I just love when God picks the least-likely character in human eyes and uses that person as His spokesman. So it is with this blunt, plainspoken, and un-intimidated farmer from Tekoa. He was not a prophet, or even the son of a prophet, but merely a common herdsman, a sycamore-fig-farmer from an insignificant village in the Judean wilderness. Sycamore fruit was a staple of the poorer class in Israel, so this called-out spokesman was most likely numbered among the lowest class of the population. But God had found His man! Amos would take God’s message of judgment to a nation steeped in a phony facade.
Amos was called as God’s messenger during a prosperous time for Israel and her sister nation, Judah. The nations were basking in blessings, peace, prosperity, stability, and security, but as a result had grown fat, apathetic, proud, and materialistic. Amos, a humble farmer, was sent to those who “were at ease in Zion…that lie on beds of ivory…and eat the lambs out of the flock,” those whose worship had become hollow and perfunctory, nations that had become lax in its luxurious living.
God gave Amos a unique approach to announce the coming hand of judgment, making use of the phrase “for three transgressions…and for four,” which totals seven, a number representing completion, for the sinfulness of the nation was full and complete in God’s eyes and His punishment was well-warranted. Amos begins with a condemnation of three outlying nations regarded as foreigners in the minds of the Israelites, but then he quickly spirals in on the scope, moving a little closer to home, condemning the Moabites, Edomites, and Ammonites, who were distant relatives of the Jewish nation. One can almost sense the growing expectation as Amos zeros in on his target, Judah and Israel.
God’s children had fallen into the trap of empty religious ritual, going through the motions, observing traditions, putting on a pious mask. But God knows the heart, and through Amos, tore off the false facade and exposed that cold heart: “I hate, I despise your feast days, and I will not smell in your solemn assemblies. Though ye offer me burnt offerings and your meat offerings, I will not accept them: neither will I regard the peace offering of your fat beasts. Take thou away from me the noise of thy song, for I will not hear the melody of thy viols.” Those are harsh words, for even their songs had become dry and mundane.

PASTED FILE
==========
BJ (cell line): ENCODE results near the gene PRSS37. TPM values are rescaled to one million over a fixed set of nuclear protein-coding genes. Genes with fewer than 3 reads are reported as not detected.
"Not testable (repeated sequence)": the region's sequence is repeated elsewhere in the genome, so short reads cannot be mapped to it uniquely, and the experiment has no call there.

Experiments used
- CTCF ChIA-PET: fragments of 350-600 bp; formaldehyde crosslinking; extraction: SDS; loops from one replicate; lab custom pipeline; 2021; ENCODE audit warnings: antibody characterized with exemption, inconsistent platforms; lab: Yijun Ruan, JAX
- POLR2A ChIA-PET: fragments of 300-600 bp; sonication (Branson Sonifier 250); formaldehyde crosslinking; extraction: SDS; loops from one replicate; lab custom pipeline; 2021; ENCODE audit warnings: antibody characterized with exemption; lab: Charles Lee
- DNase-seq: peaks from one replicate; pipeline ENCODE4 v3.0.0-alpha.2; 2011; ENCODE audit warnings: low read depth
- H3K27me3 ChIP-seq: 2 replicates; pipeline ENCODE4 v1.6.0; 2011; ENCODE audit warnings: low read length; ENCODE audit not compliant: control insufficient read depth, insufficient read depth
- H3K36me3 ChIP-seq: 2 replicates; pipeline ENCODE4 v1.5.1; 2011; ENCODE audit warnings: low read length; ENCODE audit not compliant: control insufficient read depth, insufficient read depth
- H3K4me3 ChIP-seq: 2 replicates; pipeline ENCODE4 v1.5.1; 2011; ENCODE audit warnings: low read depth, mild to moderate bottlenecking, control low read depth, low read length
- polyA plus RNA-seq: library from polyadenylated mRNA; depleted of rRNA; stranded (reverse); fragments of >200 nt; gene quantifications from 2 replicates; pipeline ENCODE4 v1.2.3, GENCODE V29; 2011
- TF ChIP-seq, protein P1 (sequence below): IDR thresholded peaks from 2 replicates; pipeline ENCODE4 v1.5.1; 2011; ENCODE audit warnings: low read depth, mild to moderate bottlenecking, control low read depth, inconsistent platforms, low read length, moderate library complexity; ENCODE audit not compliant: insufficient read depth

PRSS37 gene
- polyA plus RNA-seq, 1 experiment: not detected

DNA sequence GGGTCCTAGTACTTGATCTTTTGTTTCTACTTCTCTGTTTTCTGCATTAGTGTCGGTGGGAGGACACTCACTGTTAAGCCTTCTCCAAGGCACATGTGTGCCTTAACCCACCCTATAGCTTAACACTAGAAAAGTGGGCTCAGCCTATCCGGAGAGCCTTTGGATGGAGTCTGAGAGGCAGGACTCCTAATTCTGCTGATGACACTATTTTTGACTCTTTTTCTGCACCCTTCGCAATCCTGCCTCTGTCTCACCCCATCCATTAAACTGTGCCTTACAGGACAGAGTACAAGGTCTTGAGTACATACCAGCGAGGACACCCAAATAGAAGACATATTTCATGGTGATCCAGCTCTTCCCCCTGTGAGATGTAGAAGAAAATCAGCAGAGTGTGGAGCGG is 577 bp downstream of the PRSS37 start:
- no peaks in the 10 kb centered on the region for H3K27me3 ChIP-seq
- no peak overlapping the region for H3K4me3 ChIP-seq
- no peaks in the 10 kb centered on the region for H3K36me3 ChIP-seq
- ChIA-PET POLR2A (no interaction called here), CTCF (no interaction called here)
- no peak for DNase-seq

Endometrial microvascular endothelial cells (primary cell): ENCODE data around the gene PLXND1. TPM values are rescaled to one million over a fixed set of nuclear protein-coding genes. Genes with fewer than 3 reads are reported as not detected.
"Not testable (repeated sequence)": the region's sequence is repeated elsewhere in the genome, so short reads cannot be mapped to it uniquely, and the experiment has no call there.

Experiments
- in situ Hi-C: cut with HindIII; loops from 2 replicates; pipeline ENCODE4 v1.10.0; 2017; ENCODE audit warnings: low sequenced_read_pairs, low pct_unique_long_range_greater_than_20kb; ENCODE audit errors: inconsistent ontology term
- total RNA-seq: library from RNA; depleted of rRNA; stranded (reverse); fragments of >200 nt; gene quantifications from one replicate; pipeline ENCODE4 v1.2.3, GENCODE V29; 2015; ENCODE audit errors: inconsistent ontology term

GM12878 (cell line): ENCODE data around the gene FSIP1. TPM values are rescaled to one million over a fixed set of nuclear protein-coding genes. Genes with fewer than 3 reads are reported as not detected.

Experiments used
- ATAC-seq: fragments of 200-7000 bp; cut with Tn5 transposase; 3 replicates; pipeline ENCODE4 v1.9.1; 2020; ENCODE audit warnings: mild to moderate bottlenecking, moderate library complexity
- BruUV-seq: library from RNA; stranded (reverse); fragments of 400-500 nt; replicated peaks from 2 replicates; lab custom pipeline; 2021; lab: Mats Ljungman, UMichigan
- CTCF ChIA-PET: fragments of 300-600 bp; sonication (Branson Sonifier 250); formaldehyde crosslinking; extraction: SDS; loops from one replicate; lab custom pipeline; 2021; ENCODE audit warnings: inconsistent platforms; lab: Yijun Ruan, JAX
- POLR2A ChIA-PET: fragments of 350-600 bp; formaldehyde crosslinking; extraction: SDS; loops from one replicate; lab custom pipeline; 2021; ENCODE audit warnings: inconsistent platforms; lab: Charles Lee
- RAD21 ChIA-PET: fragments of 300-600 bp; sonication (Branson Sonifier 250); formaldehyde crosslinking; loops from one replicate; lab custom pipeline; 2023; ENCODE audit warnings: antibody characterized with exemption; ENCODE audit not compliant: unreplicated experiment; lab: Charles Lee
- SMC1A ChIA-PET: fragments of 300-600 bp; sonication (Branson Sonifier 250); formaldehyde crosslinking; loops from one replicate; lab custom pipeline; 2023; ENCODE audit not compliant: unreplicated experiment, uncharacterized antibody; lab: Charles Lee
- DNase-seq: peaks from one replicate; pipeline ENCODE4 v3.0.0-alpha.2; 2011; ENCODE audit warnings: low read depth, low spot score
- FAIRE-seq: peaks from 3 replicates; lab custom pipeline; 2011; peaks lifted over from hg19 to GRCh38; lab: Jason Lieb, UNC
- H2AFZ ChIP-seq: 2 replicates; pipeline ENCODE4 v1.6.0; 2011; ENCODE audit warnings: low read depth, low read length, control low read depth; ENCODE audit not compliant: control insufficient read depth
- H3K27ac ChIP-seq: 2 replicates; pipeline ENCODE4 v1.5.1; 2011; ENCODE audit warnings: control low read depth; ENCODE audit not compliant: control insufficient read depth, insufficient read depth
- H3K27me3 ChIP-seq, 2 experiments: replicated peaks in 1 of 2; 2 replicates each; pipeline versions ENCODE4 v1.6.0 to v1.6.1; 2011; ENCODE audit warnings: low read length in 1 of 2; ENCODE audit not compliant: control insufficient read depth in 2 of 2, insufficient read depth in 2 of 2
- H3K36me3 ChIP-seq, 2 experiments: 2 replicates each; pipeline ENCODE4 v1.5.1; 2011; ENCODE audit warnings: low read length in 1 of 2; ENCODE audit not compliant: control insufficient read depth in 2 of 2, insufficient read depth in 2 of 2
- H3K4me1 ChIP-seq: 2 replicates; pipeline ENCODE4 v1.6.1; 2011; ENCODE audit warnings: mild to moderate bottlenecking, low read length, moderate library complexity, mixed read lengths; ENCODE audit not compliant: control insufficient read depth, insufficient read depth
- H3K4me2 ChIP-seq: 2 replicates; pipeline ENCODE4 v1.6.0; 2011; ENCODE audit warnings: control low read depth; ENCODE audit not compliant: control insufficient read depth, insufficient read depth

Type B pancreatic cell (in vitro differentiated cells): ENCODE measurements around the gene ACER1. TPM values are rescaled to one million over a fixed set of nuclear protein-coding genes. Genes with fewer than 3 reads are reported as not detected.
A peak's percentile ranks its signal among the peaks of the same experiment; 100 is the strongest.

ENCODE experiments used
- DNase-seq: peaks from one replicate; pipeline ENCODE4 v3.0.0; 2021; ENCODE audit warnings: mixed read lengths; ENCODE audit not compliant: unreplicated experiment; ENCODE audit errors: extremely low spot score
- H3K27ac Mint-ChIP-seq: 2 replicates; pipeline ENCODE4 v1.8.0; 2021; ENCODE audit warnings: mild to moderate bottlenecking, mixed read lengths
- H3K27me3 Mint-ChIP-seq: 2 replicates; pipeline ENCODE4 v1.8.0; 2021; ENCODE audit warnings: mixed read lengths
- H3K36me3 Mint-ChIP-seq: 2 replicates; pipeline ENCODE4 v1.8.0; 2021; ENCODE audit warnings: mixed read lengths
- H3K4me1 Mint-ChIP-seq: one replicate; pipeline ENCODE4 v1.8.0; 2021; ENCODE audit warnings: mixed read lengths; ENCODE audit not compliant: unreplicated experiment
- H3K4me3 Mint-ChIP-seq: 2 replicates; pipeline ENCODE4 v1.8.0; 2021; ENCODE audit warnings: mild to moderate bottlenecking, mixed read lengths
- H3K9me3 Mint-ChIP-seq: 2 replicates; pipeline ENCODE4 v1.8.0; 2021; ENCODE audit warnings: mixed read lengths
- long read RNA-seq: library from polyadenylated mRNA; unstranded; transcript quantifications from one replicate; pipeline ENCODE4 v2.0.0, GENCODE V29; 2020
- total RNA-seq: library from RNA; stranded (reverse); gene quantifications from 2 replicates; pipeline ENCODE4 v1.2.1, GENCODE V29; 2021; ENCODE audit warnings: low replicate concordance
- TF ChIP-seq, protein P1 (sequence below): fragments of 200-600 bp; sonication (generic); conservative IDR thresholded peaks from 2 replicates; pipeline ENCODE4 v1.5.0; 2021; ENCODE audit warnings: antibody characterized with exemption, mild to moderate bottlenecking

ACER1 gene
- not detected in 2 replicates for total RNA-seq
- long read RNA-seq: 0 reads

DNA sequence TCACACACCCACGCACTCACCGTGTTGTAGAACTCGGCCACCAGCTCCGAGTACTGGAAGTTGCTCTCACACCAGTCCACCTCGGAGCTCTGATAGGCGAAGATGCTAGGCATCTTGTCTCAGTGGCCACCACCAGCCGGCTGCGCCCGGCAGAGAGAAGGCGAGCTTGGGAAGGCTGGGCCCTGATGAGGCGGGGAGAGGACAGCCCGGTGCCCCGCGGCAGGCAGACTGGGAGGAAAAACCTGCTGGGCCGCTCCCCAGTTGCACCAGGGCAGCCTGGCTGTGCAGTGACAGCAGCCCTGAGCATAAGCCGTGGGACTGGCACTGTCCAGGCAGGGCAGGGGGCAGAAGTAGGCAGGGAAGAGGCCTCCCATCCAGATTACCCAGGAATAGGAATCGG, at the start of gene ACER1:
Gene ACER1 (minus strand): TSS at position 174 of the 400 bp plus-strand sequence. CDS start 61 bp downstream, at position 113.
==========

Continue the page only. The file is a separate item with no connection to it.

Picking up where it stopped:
Centuries later, Jesus would condemn the scribes and the Pharisees, likening them to “whited sepulchers, which indeed appear beautiful outward, but are within full of dead men’s bones, and of all uncleanness.” Let’s be careful in our Christian walk, for God is not interested in a religious show, but desires from us an authentic, truly loving heart. We need to avoid the trap of mundane traditions and renew an enthusiastic worship of the King of kings. Our God loves a heart fully devoted to Him, wholly dedicated to the praise and worship of the Creator and Author of our salvation.
I Samuel 16:7 for the LORD seeth not as man seeth; for man looketh on the outward appearance, but the LORD looketh on the heart.
Lord, help me never to become entrapped in phony traditions, but direct my heart toward true worship. Help me to daily fall in love with You, and express that love through my words of praise.<div class='sharedaddy sd-block sd-like jetpack-likes-widget-wrapper jetpack-likes-widget-unloaded' id='like-post-wrapper-164683012-2140-6511c40d8b0ad' data-src='https://widgets.wp.com/likes/#blog_id=164683012&post_id=2140&origin=wp.blog.blog.grandmasgleanings.com&obj_id=164683012-2140-6511c40d8b0ad' data-name='like-post-frame-164683012-2140-6511c40d8b0ad' data-title='Like or Reblog'><h3 class="sd-title">Like this:</h3><div class='likes-widget-placeholder post-likes-widget-placeholder' style='height: 55px;'><span class='button'><span>Like</span></span> <span class="loading">Loading...</span></div><span class='sd-text-color'></span><a class='sd-link-color'></a></div>